Having left school in Geelong at the start of Year 11 (and since completed Certificate III in earthmoving, truck driving and an electrical pre-apprenticeship), Matthew found himself quite quickly drawn to life at the Bellarine Railway. Volunteering at the local railway seven days a week, Matthew left behind the structured days of school, filling his time instead performing odd jobs here and there around the station. As the weeks rolled on, Matthew found himself progress to the more complex jobs of restoring the locos and trains at the railway and performing general maintenance where needed.
In a society where our lives circle around technology, many of us can no longer use our own two hands, relying on machines, such as dishwashers, to perform generally simple tasks. Matthew, using hammers and his own hands to fix the train tracks as opposed to machines, continues the tradition of hands-on labour. Spending tiring days in the sun, he claims it was the regular tea breaks that kept him going.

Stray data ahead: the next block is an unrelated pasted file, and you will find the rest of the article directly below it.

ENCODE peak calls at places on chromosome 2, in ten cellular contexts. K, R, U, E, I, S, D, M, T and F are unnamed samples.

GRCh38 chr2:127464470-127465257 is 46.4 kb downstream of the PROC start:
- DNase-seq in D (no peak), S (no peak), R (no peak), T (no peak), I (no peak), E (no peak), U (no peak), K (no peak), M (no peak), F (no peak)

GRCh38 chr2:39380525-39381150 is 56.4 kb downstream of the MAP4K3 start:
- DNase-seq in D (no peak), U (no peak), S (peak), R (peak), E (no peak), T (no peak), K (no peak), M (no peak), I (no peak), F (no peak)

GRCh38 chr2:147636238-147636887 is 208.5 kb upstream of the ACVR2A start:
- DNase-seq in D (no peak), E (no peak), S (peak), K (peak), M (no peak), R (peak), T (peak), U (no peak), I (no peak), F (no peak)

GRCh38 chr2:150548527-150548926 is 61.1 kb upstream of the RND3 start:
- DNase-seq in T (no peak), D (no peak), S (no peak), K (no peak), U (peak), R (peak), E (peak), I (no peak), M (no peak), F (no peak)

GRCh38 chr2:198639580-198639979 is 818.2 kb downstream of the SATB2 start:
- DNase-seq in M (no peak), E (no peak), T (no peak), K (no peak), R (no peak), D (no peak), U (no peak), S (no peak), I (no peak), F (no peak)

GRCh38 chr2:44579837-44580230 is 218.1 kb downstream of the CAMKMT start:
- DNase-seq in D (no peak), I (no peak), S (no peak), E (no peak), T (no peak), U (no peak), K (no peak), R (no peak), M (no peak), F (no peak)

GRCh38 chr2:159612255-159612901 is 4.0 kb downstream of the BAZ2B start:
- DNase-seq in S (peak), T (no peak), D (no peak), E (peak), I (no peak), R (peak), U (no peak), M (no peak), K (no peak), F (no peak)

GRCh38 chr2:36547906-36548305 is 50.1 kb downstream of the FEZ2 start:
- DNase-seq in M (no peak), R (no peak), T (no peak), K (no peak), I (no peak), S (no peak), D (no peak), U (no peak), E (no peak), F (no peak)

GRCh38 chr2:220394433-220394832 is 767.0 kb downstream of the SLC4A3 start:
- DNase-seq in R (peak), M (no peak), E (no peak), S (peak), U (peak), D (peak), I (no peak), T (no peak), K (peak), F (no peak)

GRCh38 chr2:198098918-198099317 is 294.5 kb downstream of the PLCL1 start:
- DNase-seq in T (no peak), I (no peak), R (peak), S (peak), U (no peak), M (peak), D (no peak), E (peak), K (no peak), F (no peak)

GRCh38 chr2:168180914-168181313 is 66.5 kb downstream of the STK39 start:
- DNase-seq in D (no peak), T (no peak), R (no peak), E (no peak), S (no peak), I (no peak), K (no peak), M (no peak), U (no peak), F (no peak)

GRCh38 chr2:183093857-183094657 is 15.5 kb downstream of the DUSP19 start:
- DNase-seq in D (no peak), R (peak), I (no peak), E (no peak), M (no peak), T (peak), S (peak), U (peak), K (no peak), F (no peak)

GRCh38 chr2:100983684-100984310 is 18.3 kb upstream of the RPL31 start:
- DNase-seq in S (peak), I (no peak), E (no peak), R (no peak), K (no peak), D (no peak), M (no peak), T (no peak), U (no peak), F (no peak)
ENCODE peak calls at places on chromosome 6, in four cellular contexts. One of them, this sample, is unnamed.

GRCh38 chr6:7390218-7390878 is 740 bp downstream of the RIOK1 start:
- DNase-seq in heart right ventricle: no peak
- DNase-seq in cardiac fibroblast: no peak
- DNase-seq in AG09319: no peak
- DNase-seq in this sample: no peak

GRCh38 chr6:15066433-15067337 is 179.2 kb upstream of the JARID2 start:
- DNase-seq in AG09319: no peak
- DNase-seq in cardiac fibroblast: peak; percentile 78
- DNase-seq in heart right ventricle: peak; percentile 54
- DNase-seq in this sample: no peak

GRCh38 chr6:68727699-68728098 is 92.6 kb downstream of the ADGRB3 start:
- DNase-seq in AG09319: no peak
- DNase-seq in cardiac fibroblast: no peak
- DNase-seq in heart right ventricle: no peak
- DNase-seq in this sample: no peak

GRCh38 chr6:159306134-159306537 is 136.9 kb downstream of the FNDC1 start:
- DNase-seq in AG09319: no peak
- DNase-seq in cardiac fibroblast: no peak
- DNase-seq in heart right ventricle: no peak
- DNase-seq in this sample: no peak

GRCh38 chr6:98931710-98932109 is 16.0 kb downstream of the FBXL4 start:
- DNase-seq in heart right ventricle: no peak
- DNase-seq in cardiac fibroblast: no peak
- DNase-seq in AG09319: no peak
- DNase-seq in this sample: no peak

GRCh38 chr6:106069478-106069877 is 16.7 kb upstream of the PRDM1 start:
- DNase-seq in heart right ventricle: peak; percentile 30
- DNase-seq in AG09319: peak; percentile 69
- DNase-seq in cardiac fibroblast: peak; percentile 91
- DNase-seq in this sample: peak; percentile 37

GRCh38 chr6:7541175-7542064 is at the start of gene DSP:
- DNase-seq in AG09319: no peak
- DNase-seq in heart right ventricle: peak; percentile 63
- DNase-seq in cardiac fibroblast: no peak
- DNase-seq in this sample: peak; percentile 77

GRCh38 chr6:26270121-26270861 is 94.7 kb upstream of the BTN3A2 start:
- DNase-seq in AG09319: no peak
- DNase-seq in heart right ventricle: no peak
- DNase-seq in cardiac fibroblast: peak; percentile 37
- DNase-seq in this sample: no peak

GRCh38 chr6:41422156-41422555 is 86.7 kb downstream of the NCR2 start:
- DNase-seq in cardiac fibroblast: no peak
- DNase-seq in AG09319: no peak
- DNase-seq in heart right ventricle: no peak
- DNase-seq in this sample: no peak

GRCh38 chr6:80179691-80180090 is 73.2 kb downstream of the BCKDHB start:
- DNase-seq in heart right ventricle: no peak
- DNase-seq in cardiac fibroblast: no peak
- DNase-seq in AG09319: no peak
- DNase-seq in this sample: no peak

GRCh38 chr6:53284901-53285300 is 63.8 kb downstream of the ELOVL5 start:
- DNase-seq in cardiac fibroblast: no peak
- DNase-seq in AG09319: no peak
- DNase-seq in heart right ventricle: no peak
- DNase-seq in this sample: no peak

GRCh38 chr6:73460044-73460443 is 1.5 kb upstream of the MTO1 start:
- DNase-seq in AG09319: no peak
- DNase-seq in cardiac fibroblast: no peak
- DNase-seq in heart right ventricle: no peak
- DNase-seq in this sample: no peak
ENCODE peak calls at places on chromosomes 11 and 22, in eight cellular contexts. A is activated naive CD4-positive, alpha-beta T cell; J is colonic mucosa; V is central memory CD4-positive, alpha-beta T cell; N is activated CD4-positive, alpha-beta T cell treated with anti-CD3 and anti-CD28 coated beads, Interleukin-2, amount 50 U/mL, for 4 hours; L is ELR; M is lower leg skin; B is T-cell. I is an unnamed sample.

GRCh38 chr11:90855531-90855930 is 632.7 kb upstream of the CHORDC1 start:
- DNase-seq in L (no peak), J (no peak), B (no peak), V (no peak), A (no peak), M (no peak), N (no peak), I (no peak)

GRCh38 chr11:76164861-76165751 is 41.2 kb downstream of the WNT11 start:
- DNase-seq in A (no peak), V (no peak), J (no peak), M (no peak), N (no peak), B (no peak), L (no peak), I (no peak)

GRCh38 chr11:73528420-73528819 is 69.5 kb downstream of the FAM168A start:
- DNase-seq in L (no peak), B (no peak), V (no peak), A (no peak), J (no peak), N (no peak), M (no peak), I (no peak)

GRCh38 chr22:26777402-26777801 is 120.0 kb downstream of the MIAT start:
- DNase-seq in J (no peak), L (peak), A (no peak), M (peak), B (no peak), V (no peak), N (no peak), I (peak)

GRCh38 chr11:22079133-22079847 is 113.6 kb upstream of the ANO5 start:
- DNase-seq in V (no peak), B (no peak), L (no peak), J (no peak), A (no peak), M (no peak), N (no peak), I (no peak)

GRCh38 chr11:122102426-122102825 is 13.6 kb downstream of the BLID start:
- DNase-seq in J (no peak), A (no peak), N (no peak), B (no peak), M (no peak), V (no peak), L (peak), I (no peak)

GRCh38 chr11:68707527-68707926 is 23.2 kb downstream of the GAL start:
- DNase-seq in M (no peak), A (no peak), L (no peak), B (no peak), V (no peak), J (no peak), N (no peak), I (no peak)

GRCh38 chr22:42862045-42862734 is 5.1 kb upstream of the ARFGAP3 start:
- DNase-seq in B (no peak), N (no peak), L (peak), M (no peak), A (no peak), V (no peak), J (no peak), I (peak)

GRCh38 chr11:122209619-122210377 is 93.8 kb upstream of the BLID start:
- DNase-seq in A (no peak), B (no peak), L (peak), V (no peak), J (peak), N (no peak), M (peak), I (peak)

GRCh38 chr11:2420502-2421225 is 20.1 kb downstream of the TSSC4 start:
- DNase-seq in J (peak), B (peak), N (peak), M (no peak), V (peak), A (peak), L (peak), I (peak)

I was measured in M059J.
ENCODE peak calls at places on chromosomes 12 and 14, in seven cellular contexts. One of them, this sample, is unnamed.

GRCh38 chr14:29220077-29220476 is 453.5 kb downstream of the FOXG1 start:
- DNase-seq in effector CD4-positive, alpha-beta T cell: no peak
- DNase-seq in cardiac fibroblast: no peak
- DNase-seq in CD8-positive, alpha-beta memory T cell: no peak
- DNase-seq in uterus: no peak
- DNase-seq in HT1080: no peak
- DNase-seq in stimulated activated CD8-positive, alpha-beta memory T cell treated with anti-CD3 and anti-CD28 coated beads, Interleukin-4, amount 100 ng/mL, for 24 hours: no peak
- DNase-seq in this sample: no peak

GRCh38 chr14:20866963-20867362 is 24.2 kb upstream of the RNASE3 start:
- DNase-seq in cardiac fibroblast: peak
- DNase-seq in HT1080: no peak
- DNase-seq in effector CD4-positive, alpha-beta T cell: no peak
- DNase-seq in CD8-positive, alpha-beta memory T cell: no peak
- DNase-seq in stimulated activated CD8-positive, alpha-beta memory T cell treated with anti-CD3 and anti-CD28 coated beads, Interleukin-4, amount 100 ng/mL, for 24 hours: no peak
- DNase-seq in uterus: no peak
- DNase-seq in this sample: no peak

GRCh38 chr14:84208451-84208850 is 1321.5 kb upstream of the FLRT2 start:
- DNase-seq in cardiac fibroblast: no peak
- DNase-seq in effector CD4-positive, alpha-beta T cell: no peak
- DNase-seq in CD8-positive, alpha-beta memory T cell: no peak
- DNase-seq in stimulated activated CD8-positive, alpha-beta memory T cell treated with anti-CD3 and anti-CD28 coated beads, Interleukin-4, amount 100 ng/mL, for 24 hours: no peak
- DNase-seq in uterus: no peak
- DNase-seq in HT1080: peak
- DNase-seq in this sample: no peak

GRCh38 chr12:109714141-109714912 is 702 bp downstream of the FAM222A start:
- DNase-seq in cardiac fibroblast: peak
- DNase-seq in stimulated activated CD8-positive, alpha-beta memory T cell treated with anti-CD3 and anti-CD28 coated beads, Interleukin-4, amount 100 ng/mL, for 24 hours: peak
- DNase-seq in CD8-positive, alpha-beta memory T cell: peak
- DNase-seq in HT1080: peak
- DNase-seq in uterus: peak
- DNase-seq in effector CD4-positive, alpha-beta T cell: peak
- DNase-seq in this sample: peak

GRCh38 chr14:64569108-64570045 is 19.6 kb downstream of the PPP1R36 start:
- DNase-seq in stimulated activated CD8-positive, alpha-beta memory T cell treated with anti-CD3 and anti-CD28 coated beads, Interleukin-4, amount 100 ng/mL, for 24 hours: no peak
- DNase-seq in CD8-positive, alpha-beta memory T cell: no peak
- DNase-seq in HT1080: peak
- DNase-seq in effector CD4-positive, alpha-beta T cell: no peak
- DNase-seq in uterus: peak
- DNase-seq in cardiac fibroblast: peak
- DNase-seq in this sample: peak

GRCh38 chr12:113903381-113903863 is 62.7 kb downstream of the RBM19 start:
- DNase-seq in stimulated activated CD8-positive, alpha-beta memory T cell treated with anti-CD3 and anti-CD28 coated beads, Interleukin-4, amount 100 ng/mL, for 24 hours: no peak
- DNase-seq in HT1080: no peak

With each day bringing a variety of new jobs to be done, from working in the shop to administration tasks, it was being the fireman for the locos that kept Matthew on his toes. Having to light the fire for the steam engines at 7 am each and every morning, Matthew was required to keep the fire up until the first journey of the day at 11 am. Some days Matthew also had to oil and wash the trains, such strenuous tasks certainly kept him alert. The physical requirements though were always balanced with the unique social happenings of the railway. With a strong sense of community, Matthew ended most of his days at the pub, spending his evening chatting with the station’s 40+ volunteers.
Now undertaking a double degree at RMIT of Electrical Engineering and Business Management, Matthew reflects upon his year spent at the railway. Telling of how when he worked on the train he always needed to keep thinking a few kilometres in advance, Matthew certainly understands the value of looking ahead; one should not expect the tracks to be always smooth, hills will always appear and it is not their height that matters, but our determination to come over and out the other side.